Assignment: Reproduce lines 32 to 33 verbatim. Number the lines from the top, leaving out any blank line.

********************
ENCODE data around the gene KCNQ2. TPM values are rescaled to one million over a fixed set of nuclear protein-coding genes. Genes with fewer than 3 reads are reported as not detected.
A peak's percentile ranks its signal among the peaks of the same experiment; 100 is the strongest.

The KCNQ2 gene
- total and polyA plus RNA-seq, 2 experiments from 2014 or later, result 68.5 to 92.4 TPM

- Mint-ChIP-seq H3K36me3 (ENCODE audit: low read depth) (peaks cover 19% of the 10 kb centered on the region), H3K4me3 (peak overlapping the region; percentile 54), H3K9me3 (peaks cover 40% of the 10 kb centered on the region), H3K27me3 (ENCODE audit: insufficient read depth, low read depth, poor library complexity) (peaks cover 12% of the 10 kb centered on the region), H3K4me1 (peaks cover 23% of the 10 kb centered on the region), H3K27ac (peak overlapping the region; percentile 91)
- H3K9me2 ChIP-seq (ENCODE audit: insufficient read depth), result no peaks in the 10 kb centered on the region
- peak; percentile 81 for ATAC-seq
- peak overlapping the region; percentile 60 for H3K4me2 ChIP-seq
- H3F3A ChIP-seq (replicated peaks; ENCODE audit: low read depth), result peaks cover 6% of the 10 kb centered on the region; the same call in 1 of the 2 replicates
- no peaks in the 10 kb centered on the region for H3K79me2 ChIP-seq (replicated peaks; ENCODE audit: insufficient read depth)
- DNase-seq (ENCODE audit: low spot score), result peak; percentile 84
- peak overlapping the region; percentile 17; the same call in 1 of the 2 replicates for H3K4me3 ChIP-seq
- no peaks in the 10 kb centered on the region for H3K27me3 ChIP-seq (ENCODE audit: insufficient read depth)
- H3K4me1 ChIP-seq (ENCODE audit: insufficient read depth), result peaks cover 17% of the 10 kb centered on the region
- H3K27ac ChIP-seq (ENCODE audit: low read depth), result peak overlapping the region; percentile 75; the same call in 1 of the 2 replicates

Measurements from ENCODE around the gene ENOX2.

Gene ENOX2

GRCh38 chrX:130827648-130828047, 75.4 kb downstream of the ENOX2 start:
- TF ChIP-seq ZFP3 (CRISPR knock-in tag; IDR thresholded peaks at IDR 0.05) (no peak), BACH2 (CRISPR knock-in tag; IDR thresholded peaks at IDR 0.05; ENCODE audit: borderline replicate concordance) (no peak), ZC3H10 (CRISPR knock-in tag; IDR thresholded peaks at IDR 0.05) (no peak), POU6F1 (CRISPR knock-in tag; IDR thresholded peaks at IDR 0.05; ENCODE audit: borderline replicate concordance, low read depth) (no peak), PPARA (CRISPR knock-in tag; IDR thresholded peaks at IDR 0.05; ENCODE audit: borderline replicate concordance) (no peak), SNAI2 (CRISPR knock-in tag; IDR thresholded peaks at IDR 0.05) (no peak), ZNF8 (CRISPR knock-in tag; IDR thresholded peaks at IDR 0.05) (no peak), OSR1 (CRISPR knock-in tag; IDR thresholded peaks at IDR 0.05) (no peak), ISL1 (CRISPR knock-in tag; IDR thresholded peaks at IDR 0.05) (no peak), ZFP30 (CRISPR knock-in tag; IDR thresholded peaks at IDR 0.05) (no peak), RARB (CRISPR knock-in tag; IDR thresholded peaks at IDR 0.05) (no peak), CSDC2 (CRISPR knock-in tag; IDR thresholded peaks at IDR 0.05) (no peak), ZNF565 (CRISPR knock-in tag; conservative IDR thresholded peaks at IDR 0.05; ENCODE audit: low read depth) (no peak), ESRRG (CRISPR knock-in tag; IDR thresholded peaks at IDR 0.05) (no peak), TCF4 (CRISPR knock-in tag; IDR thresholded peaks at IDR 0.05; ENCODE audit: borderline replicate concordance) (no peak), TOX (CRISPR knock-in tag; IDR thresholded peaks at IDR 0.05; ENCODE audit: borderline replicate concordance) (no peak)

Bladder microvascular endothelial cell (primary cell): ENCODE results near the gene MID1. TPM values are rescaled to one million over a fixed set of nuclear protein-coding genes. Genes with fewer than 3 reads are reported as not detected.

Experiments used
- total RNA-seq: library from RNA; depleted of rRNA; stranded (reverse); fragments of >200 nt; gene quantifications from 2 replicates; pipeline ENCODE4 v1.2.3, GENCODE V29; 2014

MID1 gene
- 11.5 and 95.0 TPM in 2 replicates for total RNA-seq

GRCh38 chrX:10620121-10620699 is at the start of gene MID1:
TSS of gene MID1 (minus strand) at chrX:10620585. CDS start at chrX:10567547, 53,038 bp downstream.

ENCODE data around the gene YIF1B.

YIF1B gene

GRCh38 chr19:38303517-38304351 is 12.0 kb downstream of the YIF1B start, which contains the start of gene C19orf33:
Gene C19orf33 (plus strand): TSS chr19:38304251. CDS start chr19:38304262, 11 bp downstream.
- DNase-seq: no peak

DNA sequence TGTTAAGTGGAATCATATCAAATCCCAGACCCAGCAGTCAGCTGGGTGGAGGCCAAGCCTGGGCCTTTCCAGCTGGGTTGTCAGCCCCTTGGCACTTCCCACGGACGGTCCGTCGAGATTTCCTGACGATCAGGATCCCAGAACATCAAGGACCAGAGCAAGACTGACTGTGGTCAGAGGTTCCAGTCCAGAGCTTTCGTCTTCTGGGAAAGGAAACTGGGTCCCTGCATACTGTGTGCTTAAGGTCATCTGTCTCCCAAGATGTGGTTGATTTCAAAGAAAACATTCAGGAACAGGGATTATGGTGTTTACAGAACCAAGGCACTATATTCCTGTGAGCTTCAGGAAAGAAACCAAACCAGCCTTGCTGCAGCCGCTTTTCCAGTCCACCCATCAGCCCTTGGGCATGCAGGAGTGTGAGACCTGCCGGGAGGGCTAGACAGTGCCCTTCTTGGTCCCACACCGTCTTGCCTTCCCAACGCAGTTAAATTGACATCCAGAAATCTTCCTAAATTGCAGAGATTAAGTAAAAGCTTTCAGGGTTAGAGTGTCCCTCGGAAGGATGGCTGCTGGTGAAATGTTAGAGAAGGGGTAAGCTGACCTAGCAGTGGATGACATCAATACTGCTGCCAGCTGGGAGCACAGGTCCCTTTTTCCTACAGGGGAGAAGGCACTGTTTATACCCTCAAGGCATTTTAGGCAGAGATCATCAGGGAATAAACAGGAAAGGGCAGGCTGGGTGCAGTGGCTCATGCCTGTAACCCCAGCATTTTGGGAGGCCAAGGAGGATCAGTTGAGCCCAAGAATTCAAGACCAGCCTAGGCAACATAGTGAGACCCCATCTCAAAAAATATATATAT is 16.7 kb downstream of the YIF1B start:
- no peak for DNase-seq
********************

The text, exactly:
DNA sequence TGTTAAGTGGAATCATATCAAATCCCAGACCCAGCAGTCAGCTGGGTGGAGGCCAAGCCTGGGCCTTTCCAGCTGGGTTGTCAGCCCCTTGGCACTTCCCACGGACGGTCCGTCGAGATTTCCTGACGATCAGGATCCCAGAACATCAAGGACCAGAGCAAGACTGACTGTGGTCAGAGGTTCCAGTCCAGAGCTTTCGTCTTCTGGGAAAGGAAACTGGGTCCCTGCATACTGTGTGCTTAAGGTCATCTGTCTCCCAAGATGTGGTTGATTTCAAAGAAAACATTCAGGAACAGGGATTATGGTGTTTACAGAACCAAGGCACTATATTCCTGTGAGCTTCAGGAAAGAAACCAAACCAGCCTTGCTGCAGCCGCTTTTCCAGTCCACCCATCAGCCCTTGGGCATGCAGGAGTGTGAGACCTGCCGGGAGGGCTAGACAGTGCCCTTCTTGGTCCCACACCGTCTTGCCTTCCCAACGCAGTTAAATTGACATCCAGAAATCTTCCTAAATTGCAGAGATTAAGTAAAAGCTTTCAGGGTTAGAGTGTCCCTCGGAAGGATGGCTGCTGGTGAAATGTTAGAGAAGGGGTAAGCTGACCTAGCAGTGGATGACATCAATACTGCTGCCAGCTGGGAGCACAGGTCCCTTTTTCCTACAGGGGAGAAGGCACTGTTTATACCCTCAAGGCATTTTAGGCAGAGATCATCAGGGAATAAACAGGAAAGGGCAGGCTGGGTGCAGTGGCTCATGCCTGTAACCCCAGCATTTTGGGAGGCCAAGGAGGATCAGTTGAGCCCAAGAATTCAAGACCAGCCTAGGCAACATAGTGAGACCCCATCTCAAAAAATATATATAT is 16.7 kb downstream of the YIF1B start:
- no peak for DNase-seq